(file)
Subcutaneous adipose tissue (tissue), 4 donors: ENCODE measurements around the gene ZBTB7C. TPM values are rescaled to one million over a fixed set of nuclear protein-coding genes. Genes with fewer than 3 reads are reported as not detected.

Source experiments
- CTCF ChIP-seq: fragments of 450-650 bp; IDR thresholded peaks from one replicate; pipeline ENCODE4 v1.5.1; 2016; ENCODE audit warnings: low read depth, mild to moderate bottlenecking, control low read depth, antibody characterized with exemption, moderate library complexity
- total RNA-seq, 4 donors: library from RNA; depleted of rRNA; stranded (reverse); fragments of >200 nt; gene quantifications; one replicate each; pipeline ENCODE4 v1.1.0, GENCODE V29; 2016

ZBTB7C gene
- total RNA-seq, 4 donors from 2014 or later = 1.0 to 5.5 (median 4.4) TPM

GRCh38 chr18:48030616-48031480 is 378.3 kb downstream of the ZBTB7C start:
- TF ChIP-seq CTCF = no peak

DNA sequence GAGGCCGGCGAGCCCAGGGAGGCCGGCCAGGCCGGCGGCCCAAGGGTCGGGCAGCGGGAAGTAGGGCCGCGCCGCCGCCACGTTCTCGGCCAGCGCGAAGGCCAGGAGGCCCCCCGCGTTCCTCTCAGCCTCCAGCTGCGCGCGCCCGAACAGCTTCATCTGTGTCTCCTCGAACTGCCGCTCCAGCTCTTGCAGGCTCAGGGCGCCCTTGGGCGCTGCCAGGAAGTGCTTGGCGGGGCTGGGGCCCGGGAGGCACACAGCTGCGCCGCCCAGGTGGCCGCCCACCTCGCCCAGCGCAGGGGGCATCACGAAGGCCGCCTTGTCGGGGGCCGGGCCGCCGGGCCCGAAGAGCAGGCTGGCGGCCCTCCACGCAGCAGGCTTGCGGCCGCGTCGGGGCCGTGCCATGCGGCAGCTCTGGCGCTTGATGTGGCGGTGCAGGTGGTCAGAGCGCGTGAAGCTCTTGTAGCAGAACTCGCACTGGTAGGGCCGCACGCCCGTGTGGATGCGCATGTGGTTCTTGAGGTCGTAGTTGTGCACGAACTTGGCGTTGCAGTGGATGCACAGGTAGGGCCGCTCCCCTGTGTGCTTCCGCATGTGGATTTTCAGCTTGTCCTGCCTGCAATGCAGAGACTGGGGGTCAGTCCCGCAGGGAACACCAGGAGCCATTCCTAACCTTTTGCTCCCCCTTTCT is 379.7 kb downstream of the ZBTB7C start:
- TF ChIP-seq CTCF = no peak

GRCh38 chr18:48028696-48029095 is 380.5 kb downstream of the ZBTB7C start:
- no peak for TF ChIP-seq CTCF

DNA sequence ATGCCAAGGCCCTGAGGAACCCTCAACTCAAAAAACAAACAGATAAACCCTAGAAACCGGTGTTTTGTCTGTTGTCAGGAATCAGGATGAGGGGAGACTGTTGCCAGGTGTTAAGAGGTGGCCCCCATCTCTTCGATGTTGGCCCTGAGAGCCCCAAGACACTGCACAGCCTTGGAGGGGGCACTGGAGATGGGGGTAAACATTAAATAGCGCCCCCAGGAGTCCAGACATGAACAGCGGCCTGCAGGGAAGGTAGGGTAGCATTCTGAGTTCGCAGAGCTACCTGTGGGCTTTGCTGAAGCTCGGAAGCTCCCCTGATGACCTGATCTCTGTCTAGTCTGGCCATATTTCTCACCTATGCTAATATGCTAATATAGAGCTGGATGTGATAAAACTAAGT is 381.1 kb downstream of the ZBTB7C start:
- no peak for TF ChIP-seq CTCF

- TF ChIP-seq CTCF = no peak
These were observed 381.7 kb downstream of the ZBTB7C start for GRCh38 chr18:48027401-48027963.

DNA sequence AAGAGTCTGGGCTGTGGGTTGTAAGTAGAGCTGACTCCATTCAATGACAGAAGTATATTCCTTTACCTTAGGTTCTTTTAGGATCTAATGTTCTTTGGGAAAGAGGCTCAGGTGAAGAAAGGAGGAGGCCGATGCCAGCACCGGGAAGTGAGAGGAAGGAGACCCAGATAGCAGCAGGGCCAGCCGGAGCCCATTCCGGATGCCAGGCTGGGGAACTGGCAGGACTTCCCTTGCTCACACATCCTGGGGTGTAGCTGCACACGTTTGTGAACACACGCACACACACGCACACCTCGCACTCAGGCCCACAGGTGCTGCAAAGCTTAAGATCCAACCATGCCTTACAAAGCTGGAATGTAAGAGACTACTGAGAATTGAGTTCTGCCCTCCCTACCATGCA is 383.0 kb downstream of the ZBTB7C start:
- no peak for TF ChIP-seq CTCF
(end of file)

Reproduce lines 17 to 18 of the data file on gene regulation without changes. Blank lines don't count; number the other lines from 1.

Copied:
DNA sequence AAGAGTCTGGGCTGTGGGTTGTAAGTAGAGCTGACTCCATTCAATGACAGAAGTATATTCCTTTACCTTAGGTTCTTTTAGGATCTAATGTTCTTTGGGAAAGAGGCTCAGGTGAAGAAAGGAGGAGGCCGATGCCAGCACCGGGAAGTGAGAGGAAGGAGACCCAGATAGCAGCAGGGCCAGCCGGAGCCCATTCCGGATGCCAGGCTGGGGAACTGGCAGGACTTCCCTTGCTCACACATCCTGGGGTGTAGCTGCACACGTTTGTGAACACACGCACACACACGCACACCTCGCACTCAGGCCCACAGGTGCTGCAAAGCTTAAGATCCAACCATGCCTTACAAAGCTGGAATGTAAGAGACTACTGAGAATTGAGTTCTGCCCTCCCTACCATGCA is 383.0 kb downstream of the ZBTB7C start:
- no peak for TF ChIP-seq CTCF